ACTFL (1996). National Standards for Foreign Language Learning in the 21st Century, [accessed online 5/3/12 at: http://www.actfl.org/i4a/pages/index.cfm?pageid=3392]
Style, Emily. (1996). Curriculum as Window and Mirror. Social Science Record, Fall 1996 [accessed online 5/3/12 at: http://www.library.wisc.edu/edvrc/docs/public/pdfs/SEEDReadings/CurriculumWindow.pdf]
Making connections inside and outside the foreign language classroom
The topic of Connections is one of great importance in the foreign language (FL) teaching field. One of the National Standards (2006) goal areas, the concept of making connections, networking, and linking is pervasive in our profession. Think about all the ways we language teachers need to and do connect in our daily professional and personal lives.
Connecting with research and with researchers
Teachers need continually to refresh their own FL skills and knowledge about how languages are learned. We must keep current in the field by reading second language acquisition (SLA) research to inform our own teaching practices. Engaging in action research is another powerful way to make connections between theory and classroom practice.
Connecting with FL colleagues
We should be making connections with colleagues – as often as we can. We need fresh ideas, inspiration, and good role models. Making these connections – call it networking – is so important for our own professional development and that of our colleagues. How do we do this? A few suggestions:
- Join professional organizations at all levels and participate – go to conferences, meet others who do what you do and/or who do things differently from you and learn from them.
- Participate in FLTEACH, the Foreign Language Teaching Forum online, or any other forum that meets your needs. Many folks out there share an interest in improving language teaching and learning – you just need to find them and then connect with them.
- Establish lunch round tables in your own department – meet once a week or bi-weekly to share ideas, activities and/or have a language immersion opportunity.
Connecting with the target language in the classroom
It is crucial for FL teachers to follow the guidance of the American Council on the Teaching of Foreign Languages (ACTFL) Position Paper on target language (TL) use published in May of 2010: “ACTFL therefore recommends that language educators and their students use the target language as exclusively as possible (90% plus) at all levels of instruction during instructional time and, when feasible, beyond the classroom.” Please note that this is everyone: teachers and students alike. We have to model this use . . . and our students will follow suit.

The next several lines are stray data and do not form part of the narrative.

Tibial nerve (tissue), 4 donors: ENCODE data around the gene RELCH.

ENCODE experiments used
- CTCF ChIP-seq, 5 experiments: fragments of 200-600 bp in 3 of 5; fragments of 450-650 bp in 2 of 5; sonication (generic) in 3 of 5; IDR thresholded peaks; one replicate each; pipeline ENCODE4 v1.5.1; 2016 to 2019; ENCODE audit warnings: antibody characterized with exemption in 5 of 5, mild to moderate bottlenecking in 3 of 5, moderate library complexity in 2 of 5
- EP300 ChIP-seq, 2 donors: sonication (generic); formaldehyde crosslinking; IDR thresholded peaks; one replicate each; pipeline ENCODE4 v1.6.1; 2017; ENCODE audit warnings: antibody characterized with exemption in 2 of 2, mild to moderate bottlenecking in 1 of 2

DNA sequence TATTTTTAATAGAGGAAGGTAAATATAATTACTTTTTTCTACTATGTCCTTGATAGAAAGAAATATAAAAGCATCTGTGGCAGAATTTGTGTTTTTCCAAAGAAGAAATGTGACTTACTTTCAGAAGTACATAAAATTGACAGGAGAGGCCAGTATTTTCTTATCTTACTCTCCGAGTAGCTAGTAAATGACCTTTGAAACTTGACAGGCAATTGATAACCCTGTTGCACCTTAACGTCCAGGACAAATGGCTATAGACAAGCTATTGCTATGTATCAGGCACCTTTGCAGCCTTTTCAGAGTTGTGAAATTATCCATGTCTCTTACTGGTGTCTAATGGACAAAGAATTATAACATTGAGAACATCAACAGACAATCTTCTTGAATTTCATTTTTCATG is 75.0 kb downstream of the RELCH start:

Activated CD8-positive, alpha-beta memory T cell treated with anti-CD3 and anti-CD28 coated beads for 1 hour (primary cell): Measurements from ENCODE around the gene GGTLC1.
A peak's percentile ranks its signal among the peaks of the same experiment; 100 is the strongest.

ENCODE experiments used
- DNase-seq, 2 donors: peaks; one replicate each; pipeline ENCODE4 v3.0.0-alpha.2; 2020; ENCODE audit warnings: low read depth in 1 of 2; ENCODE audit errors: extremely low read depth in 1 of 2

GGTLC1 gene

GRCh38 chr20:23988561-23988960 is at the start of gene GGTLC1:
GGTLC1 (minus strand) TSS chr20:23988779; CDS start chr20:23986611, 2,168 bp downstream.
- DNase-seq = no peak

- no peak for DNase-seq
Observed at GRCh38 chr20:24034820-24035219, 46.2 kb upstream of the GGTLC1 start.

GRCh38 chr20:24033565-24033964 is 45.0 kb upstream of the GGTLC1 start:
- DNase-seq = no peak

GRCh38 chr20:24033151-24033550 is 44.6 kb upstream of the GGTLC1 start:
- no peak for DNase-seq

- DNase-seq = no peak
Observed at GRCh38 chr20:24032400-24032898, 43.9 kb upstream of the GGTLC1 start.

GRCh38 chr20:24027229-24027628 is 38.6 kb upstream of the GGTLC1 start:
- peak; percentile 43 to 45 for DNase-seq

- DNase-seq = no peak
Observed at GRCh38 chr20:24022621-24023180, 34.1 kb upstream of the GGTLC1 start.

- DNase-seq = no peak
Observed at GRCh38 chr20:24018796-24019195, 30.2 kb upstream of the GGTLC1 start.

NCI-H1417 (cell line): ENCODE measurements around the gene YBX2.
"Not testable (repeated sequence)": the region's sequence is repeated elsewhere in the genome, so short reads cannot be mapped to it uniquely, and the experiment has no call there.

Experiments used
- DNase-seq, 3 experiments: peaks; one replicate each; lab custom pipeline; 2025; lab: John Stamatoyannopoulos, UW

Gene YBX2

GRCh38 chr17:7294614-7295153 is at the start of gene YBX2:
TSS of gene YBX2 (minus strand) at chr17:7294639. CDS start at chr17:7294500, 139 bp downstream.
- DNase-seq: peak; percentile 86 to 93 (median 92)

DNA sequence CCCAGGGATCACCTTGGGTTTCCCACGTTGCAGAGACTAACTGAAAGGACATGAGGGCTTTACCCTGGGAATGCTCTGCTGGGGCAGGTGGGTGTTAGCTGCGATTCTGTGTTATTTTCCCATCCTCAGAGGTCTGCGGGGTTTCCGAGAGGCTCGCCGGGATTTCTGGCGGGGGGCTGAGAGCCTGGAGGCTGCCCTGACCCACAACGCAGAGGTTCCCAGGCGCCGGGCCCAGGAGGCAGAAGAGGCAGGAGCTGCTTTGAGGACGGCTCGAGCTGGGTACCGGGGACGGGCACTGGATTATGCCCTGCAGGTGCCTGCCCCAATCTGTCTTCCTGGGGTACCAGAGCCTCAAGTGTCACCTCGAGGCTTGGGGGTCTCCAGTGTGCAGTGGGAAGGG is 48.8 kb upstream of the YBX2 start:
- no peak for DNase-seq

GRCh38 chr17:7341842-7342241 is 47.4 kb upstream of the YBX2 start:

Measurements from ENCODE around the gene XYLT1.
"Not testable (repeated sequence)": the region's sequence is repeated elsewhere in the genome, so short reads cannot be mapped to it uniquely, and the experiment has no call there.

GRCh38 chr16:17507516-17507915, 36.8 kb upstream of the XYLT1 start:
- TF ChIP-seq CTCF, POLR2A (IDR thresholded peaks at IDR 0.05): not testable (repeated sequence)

Connecting with students
Connecting personally with our students is the most important thing we can do in our classroom. A few suggestions from our colleagues in the field:
- Learn students’ names quickly and accurately. Use name cards on their desk, photos on your roster, collect information cards with personal data/interests on each student the very first day. Incorporate this information in your lessons.
- Keep current on TL music, singers, film stars, etc. Play the music regularly; many students will seek out more on their own when hooked.
- Show that you enjoy what you are doing.
- Think of the teachers that influenced you the most and figure out/analyze “why.” Then emulate them.
- Be approachable, be available, be accessible, make students feel important, show them respect, make them believe that they can learn.
- Be human, make mistakes, and let your students make mistakes.
- Make it clear in lots of ways that you really do care about them and their education.
- Share with students that you are still a learner too.
Connecting with your own language learning experience
Much research shows that we teach as we were taught (Britzman, 1991; Lortie, 1975). Think back for a moment to your initial and subsequent experiences as second language (L2) learners. Were these positive experiences? Negative ones? Mixed? How each and every one of us learned our L2(s) does influence how we make connections to our own classrooms, our students, our teaching. Make a conscientious effort to mirror the positive aspects you recall.
Connecting with the real world
We need to make connections between the FL we are teaching and our students’ world. We must show them the relevance of learning this language; learning a FL must be bigger and better than just studying another subject matter in school. Our students want to know the practical application of the knowledge we teachers are asking them to absorb, and in today’s world that is a legitimate question. Demonstrating the importance of the TL we teach to our students is the key. Below are a few suggestions to incorporate:
- Relate stories of graduates from your school who use the TL in their lives.
- Read classified ads in area newspapers that seek bilingual employees.
- Bring in TL speakers from the community.
- Read an article in a newspaper from a TL country that focuses on the same topic addressed in your community’s newspaper.
Connecting with other cultures
Connecting to other cultures in this global economy and world is necessary for a variety of reasons. Learning an FL and studying the concomitant cultures related to it is a basic skill in the 21st century (Partnership, 2011). We can so easily travel all around the world; we can work in the U.S. but connect to countries all over the globe in our job; we have need of linguists for national security purposes. It behooves us to embrace a polyglot status and abandon the monolingual stance of much of the United States population.